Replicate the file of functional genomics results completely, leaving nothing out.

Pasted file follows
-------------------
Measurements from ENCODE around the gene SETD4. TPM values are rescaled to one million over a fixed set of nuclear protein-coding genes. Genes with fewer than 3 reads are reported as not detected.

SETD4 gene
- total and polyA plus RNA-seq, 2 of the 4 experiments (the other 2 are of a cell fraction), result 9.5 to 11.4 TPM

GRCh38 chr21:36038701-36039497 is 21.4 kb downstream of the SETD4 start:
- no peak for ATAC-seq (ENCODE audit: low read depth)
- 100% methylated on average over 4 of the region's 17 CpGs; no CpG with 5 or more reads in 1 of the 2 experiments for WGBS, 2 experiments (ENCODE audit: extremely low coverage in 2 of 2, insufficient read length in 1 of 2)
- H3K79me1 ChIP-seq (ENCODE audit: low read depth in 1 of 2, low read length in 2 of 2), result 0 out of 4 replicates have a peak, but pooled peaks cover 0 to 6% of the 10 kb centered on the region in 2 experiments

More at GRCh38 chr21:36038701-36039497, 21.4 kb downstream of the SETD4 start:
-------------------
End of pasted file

Measurements from ENCODE around the gene SETD4. TPM values are rescaled to one million over a fixed set of nuclear protein-coding genes. Genes with fewer than 3 reads are reported as not detected.

SETD4 gene
- total and polyA plus RNA-seq, 2 of the 4 experiments (the other 2 are of a cell fraction), result 9.5 to 11.4 TPM

GRCh38 chr21:36038701-36039497 is 21.4 kb downstream of the SETD4 start:
- no peak for ATAC-seq (ENCODE audit: low read depth)
- 100% methylated on average over 4 of the region's 17 CpGs; no CpG with 5 or more reads in 1 of the 2 experiments for WGBS, 2 experiments (ENCODE audit: extremely low coverage in 2 of 2, insufficient read length in 1 of 2)
- H3K79me1 ChIP-seq (ENCODE audit: low read depth in 1 of 2, low read length in 2 of 2), result 0 out of 4 replicates have a peak, but pooled peaks cover 0 to 6% of the 10 kb centered on the region in 2 experiments

More at GRCh38 chr21:36038701-36039497, 21.4 kb downstream of the SETD4 start: